You can achieve financial security even in a down economy if you are disciplined about establishing and maintaining four savings instruments, according to Dr. James Roberts, a professor of marketing at Baylor University in Waco, Texas, who is also a nationally recognized researcher on consumer culture and behavior, compulsive buying and credit card use and abuse.
The four savings goals are:
1. Establish an easily accessible emergency fund of at least $2,500.
2. Save three to six months of living expenses. If you lose your job, this is what will pay the mortgage and put food on the table.
3. Regularly contribute to your retirement account.
4. Start a college fund for each of your children and make regular contributions.
To achieve real financial health, though, Roberts has a radical idea: Stop using credit cards. "This involves creating an environment that makes it easier to not spend money, such as avoiding the malls, shopping without credit cards and only with cash, using a 24-hour cooling off period for big purchases and paying yourself first to help you attain the four savings goals," Roberts says.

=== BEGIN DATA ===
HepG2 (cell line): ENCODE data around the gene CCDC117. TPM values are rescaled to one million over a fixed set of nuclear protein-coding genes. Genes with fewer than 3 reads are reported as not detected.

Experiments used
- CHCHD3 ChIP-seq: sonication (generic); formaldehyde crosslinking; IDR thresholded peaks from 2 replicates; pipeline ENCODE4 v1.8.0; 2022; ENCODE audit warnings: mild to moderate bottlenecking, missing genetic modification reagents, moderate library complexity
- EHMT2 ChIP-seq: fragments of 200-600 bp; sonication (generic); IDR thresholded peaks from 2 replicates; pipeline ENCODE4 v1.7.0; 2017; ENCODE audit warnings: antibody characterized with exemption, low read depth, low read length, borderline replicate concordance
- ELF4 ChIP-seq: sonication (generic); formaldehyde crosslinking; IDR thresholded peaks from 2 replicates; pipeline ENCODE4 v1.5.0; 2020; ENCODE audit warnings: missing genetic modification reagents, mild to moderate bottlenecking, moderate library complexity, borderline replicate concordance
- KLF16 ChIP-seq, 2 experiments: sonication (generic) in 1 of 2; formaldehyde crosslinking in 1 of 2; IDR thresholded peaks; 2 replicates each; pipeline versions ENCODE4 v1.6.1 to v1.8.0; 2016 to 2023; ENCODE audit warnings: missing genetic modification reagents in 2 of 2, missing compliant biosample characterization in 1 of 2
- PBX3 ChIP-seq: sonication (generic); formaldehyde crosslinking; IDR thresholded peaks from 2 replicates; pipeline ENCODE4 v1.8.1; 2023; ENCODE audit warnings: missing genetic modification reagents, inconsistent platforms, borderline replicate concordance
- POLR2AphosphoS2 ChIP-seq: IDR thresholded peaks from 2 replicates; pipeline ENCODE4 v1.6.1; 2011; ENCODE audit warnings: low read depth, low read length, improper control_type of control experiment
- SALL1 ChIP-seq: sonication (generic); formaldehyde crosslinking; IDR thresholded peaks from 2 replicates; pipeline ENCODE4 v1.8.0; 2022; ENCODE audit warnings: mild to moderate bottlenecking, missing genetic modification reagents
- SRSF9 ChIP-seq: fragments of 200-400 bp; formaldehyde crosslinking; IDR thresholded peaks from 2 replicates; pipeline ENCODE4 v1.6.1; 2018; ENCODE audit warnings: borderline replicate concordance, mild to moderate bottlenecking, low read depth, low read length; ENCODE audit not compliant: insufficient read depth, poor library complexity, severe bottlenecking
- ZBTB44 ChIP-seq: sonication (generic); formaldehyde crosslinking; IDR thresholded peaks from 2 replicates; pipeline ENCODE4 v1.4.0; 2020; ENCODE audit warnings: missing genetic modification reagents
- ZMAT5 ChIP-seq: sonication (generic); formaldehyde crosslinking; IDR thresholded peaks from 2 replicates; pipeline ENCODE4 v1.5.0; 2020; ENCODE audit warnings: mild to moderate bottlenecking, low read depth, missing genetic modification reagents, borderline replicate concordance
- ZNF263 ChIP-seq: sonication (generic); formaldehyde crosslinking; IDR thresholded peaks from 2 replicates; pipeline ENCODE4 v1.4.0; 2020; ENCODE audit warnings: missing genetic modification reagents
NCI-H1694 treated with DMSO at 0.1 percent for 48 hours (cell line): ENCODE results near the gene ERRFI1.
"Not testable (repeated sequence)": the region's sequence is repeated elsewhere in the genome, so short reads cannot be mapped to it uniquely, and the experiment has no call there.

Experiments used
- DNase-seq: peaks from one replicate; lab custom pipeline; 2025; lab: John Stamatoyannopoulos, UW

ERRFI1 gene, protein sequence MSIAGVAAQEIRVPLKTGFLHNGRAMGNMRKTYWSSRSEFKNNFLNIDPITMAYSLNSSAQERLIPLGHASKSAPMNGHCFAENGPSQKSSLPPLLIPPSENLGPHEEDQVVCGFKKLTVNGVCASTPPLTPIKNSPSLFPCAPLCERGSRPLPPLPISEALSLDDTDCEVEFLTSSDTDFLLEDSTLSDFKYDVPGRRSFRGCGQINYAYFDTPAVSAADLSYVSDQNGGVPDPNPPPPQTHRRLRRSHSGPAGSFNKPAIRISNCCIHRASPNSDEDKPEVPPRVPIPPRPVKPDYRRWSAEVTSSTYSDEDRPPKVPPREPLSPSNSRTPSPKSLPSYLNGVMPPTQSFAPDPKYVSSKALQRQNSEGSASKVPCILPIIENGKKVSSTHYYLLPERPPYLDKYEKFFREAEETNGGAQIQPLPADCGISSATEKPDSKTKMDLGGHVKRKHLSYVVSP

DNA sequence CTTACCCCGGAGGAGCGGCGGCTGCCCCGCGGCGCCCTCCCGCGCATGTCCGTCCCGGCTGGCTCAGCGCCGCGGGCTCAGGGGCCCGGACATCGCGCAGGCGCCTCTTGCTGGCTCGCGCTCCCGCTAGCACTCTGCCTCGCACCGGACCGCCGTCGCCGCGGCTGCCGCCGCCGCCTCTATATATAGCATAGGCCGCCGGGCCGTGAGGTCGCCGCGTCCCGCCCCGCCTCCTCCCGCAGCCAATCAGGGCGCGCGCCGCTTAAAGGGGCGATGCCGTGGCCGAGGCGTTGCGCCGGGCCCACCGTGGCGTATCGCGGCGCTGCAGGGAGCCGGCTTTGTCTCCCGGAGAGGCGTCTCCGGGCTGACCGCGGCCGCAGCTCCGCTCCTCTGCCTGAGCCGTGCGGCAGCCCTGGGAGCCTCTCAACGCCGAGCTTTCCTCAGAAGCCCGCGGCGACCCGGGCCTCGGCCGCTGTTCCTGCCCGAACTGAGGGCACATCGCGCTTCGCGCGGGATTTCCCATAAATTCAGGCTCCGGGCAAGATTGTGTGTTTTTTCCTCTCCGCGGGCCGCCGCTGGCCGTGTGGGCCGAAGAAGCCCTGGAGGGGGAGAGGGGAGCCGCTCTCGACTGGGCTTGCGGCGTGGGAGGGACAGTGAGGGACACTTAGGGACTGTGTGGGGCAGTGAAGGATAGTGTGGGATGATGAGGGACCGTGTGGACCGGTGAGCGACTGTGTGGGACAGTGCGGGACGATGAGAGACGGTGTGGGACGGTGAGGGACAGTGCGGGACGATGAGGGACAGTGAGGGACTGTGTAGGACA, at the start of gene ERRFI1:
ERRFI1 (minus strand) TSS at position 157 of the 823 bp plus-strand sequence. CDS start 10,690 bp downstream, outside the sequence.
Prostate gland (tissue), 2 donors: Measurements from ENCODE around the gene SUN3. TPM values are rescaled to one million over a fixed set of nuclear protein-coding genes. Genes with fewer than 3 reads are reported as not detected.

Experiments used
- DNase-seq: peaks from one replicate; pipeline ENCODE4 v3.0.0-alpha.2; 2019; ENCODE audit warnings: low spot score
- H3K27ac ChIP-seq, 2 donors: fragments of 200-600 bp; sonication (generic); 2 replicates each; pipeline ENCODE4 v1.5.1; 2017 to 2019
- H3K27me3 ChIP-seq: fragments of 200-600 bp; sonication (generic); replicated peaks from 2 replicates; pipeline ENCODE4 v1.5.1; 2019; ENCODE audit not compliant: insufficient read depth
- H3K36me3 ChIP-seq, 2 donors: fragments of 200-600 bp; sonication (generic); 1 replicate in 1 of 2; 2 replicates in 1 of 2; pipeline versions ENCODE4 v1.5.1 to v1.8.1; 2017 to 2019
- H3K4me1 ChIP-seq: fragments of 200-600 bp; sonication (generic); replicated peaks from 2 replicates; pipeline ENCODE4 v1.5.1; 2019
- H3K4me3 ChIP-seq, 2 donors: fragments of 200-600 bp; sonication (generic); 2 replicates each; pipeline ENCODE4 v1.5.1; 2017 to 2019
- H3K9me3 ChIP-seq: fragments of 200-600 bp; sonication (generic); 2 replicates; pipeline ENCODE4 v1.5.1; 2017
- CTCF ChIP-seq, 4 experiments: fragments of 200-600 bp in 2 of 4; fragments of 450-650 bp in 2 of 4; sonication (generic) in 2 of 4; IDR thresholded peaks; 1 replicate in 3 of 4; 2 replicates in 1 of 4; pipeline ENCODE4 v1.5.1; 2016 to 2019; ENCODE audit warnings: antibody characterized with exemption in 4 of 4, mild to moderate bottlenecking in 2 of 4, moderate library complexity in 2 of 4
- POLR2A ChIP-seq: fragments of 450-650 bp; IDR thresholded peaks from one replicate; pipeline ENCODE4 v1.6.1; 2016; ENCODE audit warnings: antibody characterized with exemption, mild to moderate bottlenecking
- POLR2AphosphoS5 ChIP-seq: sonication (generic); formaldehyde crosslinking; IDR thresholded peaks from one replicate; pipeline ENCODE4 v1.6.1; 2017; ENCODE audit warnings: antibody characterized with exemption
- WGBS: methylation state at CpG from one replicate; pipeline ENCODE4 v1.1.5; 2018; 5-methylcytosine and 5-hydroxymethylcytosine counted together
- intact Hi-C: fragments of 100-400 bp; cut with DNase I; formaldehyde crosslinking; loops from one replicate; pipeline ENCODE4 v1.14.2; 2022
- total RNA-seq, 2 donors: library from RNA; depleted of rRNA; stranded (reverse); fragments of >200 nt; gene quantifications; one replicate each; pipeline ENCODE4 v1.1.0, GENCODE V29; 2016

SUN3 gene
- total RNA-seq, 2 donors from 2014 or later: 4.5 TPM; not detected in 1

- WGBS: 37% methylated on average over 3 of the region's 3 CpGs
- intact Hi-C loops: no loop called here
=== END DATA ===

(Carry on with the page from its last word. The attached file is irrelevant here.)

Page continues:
Americans have become desensitized to what he calls the "pain of paying," a concept that deals with the different levels of "pain" associated with how we choose to pay for our purchases. Cash, checks and debit cards have an immediate and "painful" impact on our wealth, but credit cards, with their "buy now, pay it later" mentality, make it too easy to spend more than we can really afford.
"When we pay with cash or write a check, we have to count out that money or write out that amount. We don't have that benefit or barrier with credit cards," Roberts says. "There's a delayed impact on our wealth when we use credit cards. We have 30 days to figure out how to have the money available to make payments. As human beings, we're optimistic that we'll come up with it some way and make that payment."
Credit cards also tend to "super-size" purchases. In fact, researchers have found that bills in fast food restaurants paid by credit card tend to be between 50 percent and 100 percent larger than bills paid in cash.
Achieving financial security takes discipline, time and dedication, but it can be done when you set specific goals and work toward them.
--From the Editors at Netscape